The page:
Posts Tagged ‘Cardiff’

“Too many of us editors and reporters are out of touch with our readers. Too often, the question we ask is ‘Do we have the story?’ rather than ‘Does anyone want the story?'”

I was surprised to learn this comment was made by Rupert Murdoch. In a speech to the American Society of Newspaper Editors in 2005, he spoke about the need to be more in tune with the people “we rely on to come back to us each day”, and warned of the “distastrous” consequences of being out of tune with readers’ needs.

Joanna Geary, Community and Web Developer Editor of The Times, echoed this when she came to talk to Cardiff journalism students last week. She spoke about the need to learn what readers are looking for and what they care about, even if the stories are not the ‘glamerous’, front-page splashes journalists so often go for.

Alan and Joanna

Unlike many of the lectures we have heard until now, Geary took the view that while the barriers between journalists and the audience have dropped, things have not panned out as optimistically as people had hoped.

Speaking realistically, Geary reminded students “people are busy! They don’t have the time or privilege to investigate the things that are important to them”. For this reason, the idea of ‘the people’ taking the reigns and writing their own content has not quite taken off. Undoubtedly the audience has become more empowered, by developments like the internet, but there is still a gaping hole where readers’ needs are not being met.

This very much struck a chord with me. As journalists we are so eager to get the biggest, most exciting, most dramatic stories, that we overlook what is most important to our audiences. What we as writers deem to be of great significance might be largely irrelevant to our readers. By the same token, parking problems might not get a journalist’s juices flowing, but may be vitally important to members of the local community.

Geary reminded students that the merits of a story should be judged on whether the readers want and need it, not just the number of visits or comments. Are the readers engaged? Are they getting the information they want? Do they care about what you’re writing about? “What’s important is what our readers want”, she said.

Times Online

It is for this reason collaborative work is often the best, said Geary. Perhaps “the people formerly known as the audience” ought to be replaced with “the community formerly known as the audience”, she said. We need to start listening to what our readers really want, then use our time and resources to give it to them. As Adam Tinworth reminded students some weeks ago, journalists serve their audiences, so understanding their needs is vital.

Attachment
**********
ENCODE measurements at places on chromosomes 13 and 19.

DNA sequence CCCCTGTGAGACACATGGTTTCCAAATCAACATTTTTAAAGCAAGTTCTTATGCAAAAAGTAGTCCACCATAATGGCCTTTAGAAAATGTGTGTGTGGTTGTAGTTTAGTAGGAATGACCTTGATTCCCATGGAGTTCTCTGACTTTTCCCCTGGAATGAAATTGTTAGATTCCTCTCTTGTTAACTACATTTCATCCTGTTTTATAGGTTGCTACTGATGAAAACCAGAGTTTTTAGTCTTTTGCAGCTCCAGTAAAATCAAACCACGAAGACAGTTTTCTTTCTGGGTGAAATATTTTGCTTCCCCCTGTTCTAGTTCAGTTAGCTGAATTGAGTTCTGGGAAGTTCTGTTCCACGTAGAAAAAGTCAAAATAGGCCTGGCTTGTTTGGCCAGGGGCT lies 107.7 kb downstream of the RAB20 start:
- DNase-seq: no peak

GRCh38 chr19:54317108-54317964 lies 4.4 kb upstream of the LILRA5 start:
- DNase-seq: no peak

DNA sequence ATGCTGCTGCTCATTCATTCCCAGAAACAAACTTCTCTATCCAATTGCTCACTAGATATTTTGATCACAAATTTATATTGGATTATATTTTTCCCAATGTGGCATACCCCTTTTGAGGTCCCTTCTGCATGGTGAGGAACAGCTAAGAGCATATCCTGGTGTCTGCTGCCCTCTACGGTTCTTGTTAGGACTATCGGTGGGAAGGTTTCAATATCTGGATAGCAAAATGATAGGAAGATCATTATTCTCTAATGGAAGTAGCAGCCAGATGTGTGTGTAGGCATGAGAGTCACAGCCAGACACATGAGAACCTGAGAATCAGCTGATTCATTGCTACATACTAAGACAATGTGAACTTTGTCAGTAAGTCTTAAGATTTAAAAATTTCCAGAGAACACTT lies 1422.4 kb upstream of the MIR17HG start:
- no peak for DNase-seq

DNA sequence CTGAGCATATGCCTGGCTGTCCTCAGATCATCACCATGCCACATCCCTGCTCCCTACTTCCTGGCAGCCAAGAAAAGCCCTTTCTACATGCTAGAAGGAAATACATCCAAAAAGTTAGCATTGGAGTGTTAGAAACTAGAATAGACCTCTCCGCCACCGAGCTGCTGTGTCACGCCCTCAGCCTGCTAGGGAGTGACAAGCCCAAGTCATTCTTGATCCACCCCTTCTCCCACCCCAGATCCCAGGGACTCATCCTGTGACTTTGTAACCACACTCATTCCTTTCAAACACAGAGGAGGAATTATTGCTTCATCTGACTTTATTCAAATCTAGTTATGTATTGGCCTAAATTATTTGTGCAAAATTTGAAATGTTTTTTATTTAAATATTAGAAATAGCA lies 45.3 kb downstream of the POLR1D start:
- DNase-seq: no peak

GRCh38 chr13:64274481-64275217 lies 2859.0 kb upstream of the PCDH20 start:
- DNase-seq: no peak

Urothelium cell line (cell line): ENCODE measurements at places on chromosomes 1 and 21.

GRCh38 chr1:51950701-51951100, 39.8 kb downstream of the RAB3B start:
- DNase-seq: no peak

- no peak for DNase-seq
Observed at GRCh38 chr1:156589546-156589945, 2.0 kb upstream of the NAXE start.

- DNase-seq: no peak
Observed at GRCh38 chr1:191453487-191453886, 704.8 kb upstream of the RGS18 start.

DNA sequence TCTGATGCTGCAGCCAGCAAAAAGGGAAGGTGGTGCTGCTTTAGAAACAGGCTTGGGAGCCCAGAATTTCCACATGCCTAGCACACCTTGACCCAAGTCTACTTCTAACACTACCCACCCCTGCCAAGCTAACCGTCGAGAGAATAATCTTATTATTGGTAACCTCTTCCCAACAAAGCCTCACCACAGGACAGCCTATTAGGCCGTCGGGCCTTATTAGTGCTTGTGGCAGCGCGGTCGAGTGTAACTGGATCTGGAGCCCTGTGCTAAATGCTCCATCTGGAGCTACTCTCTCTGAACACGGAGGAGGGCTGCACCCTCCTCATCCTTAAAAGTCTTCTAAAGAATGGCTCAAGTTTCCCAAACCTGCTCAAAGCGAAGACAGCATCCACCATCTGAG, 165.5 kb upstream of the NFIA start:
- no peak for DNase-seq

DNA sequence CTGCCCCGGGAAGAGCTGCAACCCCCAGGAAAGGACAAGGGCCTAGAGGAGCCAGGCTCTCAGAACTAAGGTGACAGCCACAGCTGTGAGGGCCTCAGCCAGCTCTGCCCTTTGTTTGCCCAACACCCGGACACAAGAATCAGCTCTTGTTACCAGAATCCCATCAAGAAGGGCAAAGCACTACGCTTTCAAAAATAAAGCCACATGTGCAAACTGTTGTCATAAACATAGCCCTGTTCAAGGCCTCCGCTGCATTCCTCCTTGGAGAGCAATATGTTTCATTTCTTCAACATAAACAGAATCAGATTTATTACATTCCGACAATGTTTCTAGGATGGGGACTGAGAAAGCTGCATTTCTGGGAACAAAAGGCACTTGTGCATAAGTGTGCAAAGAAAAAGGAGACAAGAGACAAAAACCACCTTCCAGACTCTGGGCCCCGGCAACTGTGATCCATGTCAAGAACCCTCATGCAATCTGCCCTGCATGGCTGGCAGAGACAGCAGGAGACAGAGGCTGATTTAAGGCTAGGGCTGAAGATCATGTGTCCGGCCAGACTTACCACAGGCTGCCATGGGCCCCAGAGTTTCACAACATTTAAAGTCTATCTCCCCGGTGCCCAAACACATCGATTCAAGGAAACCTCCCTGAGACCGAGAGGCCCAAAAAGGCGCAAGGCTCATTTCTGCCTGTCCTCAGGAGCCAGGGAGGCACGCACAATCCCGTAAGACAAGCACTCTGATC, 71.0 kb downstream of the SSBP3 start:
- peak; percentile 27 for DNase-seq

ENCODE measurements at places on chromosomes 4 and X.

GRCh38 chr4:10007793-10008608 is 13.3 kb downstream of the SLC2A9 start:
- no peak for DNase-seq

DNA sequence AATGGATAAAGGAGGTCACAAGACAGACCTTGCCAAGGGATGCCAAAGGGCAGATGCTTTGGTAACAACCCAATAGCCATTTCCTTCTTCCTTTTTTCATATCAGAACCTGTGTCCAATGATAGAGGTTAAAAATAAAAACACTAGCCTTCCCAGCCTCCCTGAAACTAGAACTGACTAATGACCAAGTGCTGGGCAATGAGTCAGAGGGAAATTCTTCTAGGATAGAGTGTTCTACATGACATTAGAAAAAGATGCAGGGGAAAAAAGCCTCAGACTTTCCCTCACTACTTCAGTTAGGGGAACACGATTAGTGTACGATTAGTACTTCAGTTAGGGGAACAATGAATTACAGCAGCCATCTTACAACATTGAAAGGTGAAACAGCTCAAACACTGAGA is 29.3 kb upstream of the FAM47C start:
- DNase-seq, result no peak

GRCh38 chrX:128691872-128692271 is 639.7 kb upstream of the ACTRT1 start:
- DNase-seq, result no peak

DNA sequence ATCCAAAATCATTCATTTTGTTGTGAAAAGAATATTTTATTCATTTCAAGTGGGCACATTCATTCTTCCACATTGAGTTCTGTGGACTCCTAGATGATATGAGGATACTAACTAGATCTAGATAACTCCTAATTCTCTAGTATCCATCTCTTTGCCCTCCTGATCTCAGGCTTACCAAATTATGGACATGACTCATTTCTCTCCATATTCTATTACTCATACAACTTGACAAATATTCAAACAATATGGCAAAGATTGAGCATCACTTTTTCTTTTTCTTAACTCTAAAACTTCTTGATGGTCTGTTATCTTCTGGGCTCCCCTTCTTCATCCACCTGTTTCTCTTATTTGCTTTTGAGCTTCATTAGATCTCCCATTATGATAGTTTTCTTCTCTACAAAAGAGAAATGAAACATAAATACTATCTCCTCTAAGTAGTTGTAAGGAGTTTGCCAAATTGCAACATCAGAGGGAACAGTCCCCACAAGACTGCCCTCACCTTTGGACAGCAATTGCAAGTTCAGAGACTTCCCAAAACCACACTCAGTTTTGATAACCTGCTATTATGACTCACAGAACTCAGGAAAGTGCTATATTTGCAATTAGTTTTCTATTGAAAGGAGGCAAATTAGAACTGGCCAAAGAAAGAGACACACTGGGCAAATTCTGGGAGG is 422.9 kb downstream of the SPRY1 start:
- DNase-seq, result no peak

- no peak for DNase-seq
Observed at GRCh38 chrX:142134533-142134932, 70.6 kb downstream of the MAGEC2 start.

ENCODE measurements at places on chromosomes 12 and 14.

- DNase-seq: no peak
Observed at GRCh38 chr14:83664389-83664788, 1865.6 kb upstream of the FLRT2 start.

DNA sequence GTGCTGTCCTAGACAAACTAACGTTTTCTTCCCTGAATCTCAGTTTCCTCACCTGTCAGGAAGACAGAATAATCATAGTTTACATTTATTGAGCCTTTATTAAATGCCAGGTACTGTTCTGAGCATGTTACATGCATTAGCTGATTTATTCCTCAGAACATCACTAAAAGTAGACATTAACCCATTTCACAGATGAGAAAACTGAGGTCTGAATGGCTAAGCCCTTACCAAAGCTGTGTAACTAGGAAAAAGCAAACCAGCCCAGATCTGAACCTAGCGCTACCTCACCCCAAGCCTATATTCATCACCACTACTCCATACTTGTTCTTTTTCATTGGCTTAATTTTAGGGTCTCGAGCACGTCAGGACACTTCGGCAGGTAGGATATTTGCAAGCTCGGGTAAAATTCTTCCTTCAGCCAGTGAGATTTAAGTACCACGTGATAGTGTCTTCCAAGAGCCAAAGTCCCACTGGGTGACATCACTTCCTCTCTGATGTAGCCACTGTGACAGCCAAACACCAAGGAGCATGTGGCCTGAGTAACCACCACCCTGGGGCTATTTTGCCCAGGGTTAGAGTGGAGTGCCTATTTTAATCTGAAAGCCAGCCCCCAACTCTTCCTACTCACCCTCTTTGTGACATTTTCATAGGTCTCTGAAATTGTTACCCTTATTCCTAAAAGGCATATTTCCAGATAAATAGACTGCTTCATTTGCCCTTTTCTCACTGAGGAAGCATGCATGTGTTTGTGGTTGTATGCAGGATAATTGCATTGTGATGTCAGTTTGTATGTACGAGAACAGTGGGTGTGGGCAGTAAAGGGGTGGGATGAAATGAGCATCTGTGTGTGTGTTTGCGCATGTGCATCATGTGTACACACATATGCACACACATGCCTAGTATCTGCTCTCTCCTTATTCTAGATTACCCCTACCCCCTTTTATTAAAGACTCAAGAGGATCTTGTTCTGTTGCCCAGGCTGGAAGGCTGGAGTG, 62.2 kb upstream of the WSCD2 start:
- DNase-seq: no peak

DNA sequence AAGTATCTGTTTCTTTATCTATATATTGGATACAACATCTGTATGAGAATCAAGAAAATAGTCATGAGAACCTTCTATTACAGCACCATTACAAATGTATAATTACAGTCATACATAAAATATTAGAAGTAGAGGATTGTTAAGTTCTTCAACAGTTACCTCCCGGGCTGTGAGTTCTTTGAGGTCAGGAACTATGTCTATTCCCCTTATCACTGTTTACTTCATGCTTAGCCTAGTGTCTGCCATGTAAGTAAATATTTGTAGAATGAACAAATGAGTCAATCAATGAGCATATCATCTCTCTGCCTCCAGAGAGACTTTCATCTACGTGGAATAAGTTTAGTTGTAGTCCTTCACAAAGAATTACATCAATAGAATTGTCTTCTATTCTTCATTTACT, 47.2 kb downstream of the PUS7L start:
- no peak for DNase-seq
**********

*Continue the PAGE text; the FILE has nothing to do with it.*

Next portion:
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A little flavour of Cardiff in the run-up to Christmas!

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Jenny Willott, the Liberal Democrat MP for Cardiff Central, has confirmed she will vote against any rise in tuition fees.

Ms Willott, who is Parliamentary Private Secretary to Energy Secretary Chris Huhne, told the Guardian newspaper she will stick to her pre-election pledge to vote against any rise in fees. “I will not support an increase in tuition fees and I’m deeply concerned about increasing levels of student debt,” she said.

If she changes her mind, the ministerial code of conduct will require her to resign or be sacked as a PPS.

Earlier this week NUS Wales president, Katie Dalton, said Ms Willott should vote against the proposals or stand down from her role.  “She was elected by students and needs to reaffirm her position,” said Ms Dalton.

“We understand that Ms Willott is awaiting the Government’s official response to Browne, but NUS Wales and the students of Cardiff will be holding her to manifesto commitments.”

Jenny Willott Feb 10 no 74

Gradually scrapping fees in England and Wales was a key pledge in the Lib Dem’s election manifesto.

In the run-up to the general election, Nick Clegg visited Cardiff University and spoke passionately about his desire to scrap fees over six years. “We’ve got a plan,” he said. “Of course we’d love to deliver it overnight but that’s just not possible given how tight money is.

“What we would do is we would over six years in sort of incremental steps is remove tuition fees, so for instance in the first year, any undergraduate in their last year of study for their first degree of study would have their tuition fees removed, and then the next year, you’d move to the penultimate year.

“Then you’d cap tuition fees for part-time students. And that is, I think, a policy which I hope people would believe in.”

In an interview, Clegg told me: “Our higher education system is one of the great British success stories. We have one of the best systems in Europe, more and more people want to go. We have outstanding research. We need to stop talking about higher education like it’s a drain – it’s a great asset.”

David Willetts, the universities minister, will introduce a low fees threshold of £6,000 and a high threshold of £9,000. This is a far cry from the Lib Dems’ original plan – they had pledged not to support any rise beyond the current £3,290 a year.

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